Belfast Telegraph

Ex-intelligence officer awarded substantial damages for hacking

By Jan Colley

A former Northern Ireland-based Army intelligence officer whose computer was hacked has accepted substantial damages.

Ian Hurst brought proceedings at London's High Court against News Group Newspapers, publisher of the defunct News of the World, and News UK & Ireland Ltd (formerly News International Supply Company Ltd) for breach of confidence and misuse of private information.

Mr Hurst served in the Intelligence Corps and the Force Research Unit in Northern Ireland between 1980 and 1991. His main role was to recruit and run agents within republican terrorist groups to obtain intelligence.

Mr Hurst's counsel, Jeremy Reed, told Mr Justice Mann yesterday that NGN now accepted that Mr Hurst's privacy had been invaded.

He added that NGN recognised it would be impossible to determine the full extent of the wrongdoing directed at Mr Hurst and his family, but it acknowledged that, at the very least, his emails were intercepted routinely and intensively over a period of several months during 2006.

It had agreed to pay him substantial damages and his legal costs.

Anthony Hudson QC, for NGN, said it offered its "sincerest and unreserved" apologies.

"News Group Newspapers accepts that such activity happened, accepts that it should never have happened, and has undertaken to the court that it will never happen again.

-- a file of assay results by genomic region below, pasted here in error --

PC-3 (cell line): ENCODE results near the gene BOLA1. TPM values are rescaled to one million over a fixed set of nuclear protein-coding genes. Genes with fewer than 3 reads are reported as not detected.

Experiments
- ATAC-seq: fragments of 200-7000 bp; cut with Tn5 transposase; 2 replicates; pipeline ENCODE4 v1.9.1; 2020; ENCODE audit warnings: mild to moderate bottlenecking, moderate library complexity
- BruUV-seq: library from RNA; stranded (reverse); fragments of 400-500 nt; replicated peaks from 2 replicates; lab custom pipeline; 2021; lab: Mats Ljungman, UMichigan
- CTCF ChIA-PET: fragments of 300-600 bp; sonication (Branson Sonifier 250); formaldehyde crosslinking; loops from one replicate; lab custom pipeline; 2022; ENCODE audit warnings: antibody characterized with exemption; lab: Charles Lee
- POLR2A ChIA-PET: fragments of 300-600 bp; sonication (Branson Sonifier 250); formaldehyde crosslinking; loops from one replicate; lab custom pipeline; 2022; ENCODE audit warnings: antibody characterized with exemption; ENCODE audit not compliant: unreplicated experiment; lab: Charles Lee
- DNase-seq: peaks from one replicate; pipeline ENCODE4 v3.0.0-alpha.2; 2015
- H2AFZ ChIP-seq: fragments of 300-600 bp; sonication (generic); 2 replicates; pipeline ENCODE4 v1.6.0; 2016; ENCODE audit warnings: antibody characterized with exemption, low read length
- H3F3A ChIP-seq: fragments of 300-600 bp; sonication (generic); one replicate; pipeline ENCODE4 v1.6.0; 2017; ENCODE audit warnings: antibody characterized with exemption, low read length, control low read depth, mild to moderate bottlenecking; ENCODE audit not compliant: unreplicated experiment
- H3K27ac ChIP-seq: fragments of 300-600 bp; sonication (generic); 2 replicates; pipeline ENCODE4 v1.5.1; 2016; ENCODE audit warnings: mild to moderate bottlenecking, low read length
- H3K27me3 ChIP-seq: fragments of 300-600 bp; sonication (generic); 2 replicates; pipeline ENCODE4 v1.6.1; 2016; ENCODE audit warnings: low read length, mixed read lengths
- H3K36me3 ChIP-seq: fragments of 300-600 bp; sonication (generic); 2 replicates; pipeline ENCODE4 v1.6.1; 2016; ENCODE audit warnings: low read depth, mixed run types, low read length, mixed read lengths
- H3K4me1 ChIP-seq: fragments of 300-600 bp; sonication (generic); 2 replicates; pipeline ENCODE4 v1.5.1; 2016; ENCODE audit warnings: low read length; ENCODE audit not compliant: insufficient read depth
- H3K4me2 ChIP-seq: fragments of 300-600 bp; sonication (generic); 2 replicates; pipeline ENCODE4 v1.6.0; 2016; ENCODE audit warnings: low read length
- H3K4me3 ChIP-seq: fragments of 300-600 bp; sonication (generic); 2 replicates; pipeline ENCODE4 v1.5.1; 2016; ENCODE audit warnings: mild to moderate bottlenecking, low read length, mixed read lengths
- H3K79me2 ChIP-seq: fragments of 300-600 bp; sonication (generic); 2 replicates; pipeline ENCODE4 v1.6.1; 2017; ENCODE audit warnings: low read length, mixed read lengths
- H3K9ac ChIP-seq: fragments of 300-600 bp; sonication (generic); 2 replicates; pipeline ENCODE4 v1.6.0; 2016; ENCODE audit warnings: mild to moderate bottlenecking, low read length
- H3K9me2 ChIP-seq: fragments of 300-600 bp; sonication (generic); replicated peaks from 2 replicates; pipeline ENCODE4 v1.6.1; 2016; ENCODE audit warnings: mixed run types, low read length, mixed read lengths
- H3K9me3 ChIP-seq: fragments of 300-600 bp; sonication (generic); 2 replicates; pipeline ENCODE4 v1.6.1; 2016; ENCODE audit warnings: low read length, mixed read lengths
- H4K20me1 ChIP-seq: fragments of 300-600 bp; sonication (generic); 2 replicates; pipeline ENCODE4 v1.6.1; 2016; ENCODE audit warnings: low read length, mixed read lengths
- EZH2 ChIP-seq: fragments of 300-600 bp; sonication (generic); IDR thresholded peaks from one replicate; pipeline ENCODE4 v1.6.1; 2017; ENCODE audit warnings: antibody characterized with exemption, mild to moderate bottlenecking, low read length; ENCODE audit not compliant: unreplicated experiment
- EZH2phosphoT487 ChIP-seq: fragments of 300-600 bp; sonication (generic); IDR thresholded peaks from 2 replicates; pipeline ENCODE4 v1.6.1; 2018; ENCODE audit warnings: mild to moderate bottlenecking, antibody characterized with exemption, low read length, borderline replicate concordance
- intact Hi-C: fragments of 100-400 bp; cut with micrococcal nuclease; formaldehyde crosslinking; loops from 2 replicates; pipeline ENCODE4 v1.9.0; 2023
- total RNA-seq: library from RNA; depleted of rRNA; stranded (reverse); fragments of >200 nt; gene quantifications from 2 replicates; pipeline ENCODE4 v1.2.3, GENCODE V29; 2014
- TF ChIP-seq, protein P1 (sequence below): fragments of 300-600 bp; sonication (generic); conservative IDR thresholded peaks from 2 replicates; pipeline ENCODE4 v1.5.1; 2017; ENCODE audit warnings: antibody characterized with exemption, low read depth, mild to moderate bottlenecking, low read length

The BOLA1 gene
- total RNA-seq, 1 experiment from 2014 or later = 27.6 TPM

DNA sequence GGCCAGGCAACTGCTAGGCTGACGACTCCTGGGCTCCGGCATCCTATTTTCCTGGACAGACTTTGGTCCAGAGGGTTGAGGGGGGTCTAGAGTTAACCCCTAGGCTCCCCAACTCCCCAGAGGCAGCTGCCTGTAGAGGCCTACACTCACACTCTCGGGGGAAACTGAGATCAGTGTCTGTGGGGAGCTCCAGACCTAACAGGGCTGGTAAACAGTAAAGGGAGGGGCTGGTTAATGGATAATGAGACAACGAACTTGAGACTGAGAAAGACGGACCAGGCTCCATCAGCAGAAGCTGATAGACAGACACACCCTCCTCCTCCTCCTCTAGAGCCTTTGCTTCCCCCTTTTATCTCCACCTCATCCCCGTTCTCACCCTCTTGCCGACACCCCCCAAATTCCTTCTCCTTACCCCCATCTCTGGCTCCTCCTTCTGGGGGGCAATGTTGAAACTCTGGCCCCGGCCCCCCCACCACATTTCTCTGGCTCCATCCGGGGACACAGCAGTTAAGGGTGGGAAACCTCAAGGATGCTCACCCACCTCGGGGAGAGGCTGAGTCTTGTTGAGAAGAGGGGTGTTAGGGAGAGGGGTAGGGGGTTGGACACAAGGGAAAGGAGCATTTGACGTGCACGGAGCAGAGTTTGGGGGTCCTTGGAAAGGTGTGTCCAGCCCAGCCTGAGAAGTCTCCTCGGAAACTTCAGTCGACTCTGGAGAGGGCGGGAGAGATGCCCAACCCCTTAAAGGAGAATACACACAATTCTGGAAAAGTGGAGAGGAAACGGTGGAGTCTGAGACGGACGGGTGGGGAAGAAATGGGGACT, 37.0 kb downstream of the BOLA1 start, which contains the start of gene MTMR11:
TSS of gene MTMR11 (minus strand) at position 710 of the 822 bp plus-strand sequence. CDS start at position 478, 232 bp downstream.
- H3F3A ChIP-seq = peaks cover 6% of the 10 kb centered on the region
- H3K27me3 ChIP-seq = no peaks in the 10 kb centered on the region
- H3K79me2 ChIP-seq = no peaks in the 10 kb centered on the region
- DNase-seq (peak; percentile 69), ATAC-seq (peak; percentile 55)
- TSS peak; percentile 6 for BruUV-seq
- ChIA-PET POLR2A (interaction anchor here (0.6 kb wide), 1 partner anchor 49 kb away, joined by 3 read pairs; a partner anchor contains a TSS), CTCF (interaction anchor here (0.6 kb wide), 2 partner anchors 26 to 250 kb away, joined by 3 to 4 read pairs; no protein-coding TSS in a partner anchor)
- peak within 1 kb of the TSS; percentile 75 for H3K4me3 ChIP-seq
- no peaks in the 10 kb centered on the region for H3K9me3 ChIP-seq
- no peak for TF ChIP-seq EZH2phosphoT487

"Indeed, News Group Newspapers took steps several years ago to ensure that nothing like this could happen again."

Mr Reed said the reason why Mr Hurst was initially targeted is likely to have been because a then, but now former, employee of News Group Newspapers Limited wished to locate the whereabouts of Freddie Scappaticci, the former head of the IRA Security Division.

Mr Hurst had named Mr Scappaticci in a book he co-authored as being an agent of the British government with the codename "Stakeknife".

He added that Mr Hurst regularly engaged in sensitive and confidential and in some cases, privileged, correspondence by email with a variety of people.

These included his solicitors at the time, members of the Irish republican movement, people within the security services, members of the PSNI, and former members of the Armed Forces who had infiltrated the IRA - including individuals in the police witness protection programme, resulting from their inclusion near the top of the Real IRA's hitlist.

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